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Study: Most shoppers use Internet to purchase and research


New York -- A study released Monday by Cisco revealed that, as retailers reinvent their in-store shopping experience in the face of the continued rise of e-commerce, digital content from the Internet has emerged as the most powerful influence in buying decisions for the majority of shoppers in all channels.

The third annual Cisco Internet Business Solutions Group study of consumers, entitled “Catch and Keep Digital Shoppers,” found that online ratings and reviews were the most influential source for making purchasing decisions, and that shoppers increasingly want access to digital content in stores through a variety of devices.

The study found a majority of shoppers, categorized as “Digital Mass Market,” have advanced beyond the capabilities of many retailers. These shoppers expect stores to operate with the same information, transparency and speed as their favorite website, and two-thirds are interested in personalized shopping experiences when visiting a store. Shoppers overwhelmingly prefer in-store self-service access to digital content (85%), with one in three using mobile searches to guide their purchasing decisions – up 20% from last year.

The Cisco study surveyed 5,000 shoppers across five countries: the United States, United Kingdom, Brazil, Mexico and China. Key results of the U.S. portion of the survey include:

  • 78% of all shoppers use the Internet to research and purchase products and services;

  • 71% of shoppers want to access digital content in the store;

  • Shoppers have equal preference to obtaining such content through retailer touch screens or via personal devices.

  • Digital shoppers are more demanding than ever, with 60% now expecting more value in their shopping experience. Of these shoppers, 53% expect greater price visibility, 37% want easier ways to find products, and 39% desire faster/easier way to purchase products. Of all the information sources that influence today’s buying decisions, online ratings and reviews on retailer websites are cited as most influential in purchase decisions by 52% of respondents, followed by advice from friends and family (49%);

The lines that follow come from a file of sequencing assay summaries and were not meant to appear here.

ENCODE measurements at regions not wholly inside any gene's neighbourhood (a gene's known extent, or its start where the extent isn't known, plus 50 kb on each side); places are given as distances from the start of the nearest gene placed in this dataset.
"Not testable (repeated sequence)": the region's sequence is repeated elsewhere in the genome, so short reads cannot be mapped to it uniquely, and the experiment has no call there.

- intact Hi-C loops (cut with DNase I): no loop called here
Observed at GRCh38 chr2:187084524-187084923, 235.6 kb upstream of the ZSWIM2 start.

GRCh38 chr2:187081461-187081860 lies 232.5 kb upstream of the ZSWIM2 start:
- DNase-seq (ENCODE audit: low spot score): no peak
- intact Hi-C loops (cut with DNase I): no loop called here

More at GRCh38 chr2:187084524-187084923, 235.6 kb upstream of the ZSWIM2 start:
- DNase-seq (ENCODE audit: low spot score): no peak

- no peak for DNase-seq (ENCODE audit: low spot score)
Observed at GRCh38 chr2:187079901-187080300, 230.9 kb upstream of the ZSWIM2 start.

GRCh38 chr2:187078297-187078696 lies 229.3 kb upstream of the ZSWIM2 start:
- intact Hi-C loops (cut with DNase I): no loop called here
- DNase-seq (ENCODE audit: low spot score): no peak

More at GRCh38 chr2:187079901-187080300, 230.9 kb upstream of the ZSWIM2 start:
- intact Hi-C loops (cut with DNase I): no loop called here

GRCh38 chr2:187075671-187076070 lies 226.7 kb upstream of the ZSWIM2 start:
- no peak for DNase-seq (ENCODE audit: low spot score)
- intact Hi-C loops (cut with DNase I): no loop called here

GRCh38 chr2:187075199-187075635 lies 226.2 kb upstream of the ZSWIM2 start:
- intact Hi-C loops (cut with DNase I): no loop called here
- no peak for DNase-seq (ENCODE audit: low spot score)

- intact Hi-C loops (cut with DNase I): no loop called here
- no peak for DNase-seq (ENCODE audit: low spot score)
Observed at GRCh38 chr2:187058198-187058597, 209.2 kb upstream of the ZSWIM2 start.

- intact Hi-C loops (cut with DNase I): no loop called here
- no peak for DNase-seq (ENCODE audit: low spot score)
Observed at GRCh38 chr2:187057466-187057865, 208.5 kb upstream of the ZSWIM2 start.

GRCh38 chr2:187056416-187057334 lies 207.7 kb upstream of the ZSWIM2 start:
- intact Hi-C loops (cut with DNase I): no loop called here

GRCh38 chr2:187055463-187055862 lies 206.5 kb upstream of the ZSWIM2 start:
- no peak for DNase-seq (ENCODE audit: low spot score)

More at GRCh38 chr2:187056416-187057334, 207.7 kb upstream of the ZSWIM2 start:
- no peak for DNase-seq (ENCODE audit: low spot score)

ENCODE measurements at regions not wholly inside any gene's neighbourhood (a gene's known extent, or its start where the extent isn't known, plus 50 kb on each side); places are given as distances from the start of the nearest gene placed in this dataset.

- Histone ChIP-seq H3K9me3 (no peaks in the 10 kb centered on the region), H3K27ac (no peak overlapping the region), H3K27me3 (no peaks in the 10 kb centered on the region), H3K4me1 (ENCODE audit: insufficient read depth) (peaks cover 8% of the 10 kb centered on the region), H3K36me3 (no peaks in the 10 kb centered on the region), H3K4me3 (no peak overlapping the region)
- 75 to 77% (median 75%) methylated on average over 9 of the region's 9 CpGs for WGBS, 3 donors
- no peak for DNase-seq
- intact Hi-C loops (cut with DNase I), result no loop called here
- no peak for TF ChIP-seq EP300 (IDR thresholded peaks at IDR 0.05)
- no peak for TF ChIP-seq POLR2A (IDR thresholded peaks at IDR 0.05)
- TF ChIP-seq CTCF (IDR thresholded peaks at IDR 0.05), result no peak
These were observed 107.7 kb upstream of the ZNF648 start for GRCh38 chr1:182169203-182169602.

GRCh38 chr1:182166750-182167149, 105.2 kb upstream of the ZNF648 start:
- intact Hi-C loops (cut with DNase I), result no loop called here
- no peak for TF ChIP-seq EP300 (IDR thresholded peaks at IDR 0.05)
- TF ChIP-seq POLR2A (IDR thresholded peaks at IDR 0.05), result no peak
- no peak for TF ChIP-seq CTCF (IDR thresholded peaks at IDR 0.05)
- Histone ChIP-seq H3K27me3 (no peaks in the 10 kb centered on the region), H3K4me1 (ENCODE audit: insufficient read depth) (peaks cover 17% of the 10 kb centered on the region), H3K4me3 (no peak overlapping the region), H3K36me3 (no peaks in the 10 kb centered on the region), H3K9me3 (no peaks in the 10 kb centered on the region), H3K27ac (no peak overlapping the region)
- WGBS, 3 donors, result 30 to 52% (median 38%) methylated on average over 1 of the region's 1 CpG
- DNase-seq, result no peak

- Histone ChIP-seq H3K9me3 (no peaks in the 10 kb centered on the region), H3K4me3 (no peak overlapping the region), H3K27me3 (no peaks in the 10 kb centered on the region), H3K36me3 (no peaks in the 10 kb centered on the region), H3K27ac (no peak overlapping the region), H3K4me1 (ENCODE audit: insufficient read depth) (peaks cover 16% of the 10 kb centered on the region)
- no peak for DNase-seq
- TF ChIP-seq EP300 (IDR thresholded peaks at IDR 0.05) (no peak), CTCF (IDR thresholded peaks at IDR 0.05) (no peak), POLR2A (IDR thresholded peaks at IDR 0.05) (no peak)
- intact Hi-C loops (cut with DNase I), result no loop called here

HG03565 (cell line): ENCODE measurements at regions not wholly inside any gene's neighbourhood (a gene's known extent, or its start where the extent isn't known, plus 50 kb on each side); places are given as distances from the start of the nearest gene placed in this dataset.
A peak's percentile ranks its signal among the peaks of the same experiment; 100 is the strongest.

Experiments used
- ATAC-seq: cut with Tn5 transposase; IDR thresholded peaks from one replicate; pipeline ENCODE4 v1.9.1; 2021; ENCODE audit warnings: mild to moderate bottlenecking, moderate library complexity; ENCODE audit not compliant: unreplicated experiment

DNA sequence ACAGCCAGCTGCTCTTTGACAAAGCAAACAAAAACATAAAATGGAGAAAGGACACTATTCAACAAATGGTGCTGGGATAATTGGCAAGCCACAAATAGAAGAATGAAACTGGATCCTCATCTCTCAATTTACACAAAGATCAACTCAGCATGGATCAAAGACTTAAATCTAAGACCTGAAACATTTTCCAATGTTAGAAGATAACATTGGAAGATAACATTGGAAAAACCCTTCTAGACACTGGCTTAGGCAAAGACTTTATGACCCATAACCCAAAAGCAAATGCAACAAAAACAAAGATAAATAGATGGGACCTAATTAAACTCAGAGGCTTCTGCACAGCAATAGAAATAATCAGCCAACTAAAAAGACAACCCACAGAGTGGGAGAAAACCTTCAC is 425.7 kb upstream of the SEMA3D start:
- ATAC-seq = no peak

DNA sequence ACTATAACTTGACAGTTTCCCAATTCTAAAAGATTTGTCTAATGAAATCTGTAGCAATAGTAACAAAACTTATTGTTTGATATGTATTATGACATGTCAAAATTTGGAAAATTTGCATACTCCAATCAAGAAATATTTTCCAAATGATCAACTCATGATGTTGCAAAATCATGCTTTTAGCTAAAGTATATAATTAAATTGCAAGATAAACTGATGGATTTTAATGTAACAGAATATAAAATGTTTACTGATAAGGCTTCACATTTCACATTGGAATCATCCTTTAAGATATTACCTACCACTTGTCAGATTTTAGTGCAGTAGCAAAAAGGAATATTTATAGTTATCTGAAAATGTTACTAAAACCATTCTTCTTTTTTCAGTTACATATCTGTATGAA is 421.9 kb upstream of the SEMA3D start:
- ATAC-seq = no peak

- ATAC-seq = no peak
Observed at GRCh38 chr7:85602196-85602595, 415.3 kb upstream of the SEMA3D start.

• In the last two years, expert online reviews by consumer groups, expert buyers and bloggers increased 13% in purchase influence to 42%;

  • Shoppers prefer online ratings and reviews by a 4:1 margin over advice from store employees;

  • 65% of shoppers research online and purchase in store – up from 57% last year.

  • The “show-rooming” shopping journey that begins with in-store research and ends with 
online purchasing was pursued by 40% of respondents – roughly the same as last year.

  • Cross-channel shopping journeys involving mobile devices rose on average by 20% 
from last year; mobile search to in-store or online purchase is now actively used by 29% and 33% of shoppers, respectively.

  • 85% of shoppers want self-service access to digital content. Only 4% of shoppers want to rely on help from store employees all the time.

  • While two-thirds of shoppers are interested in personalized shopping experiences, they do expect opt-in/opt-out control, and they prefer retailers to use transactional types of data.

Cisco also tested consumer interest in several key digital service concepts. Use of personal mobile shopping, an interactive room design experience, a touch-screen device to help select products, and automated pick-up for online orders all ranked high among shoppers – with roughly 50% of respondents stating they were interested in these types of services.

"It’s now very clear: consumers prefer to shop through bits and bytes, with the majority of shopping behaviors and expectations shaped by online sources. To shift shoppers into buyers, retailers need to merge online and physical services to meet the demands of today’s digital shoppers," said Dick Cantwell, VP and global lead, Retail, Cisco Internet Business Solutions Group.

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